CITATION: Huber, W. 2015. Why ethics? Stellenbosch Theological Journal, 1(1):151–166, doi:10.17570/stj.2015.v1n1.a7.
The original publication is available at http://ojs.reformedjournals.co.za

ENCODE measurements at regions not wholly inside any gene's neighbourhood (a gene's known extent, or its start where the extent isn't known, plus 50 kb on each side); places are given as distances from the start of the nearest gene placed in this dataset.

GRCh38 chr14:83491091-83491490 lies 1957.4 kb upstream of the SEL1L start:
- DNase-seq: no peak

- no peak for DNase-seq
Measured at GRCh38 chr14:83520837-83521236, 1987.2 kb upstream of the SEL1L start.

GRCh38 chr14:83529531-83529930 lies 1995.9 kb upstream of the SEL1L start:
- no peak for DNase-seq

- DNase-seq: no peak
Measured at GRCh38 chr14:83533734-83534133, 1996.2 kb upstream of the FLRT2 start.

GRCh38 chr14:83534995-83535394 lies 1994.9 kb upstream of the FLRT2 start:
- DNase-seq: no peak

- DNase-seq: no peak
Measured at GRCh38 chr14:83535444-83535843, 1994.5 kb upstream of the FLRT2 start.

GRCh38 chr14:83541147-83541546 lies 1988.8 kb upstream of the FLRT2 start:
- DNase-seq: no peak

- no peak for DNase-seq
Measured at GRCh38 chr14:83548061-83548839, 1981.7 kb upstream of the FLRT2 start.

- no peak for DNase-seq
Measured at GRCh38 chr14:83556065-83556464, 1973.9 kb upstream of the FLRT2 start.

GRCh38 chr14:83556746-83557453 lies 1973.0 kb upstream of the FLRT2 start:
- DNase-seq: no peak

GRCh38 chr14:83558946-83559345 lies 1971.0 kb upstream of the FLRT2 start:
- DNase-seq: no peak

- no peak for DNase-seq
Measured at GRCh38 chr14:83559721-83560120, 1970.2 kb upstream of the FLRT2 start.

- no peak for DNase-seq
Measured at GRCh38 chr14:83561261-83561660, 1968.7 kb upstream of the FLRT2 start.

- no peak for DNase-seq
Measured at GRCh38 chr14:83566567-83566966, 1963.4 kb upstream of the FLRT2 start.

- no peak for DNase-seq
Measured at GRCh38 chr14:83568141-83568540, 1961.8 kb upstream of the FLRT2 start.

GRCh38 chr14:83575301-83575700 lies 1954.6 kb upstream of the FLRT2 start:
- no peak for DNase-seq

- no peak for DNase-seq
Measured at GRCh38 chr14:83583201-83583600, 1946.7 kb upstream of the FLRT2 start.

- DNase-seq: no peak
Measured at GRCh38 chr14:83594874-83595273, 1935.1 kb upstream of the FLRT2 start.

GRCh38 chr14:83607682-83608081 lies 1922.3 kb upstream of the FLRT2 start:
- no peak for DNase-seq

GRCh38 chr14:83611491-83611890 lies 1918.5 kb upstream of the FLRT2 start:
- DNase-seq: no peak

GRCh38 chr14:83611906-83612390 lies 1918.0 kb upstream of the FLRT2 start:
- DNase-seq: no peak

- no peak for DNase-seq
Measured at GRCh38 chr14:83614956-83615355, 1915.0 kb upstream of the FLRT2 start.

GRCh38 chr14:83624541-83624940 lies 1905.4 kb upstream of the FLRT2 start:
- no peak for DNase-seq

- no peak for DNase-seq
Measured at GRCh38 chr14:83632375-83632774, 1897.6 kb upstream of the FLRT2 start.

In this address, the author explores the necessity of ethical reflection on our moral responsibility regarding the challenges of today’s globalized world and the future of humankind in the midst of God’s creation. In this context, the differentiation of modern ethics is seen as accompanied by the task to reintegrate the ethical discourse by means of an interdisciplinary exchange and to further especially the dialogue between theological and philosophical ethics. By agreeing on Hans-Richard Reuter’s characterization of theological ethics, the author sees no shortcoming in its recourse to the Christian ethos but a representation of the general case that there is no such a thing as an ethics without position. Putting its emphasis on the element of self-transcendence of the human person in his or her relations of responsibility is what marks theological ethics as specifically “theological”. That includes an understanding of the human person as a relational and communicative being, and of theological ethics as an integrative ethics of responsibility.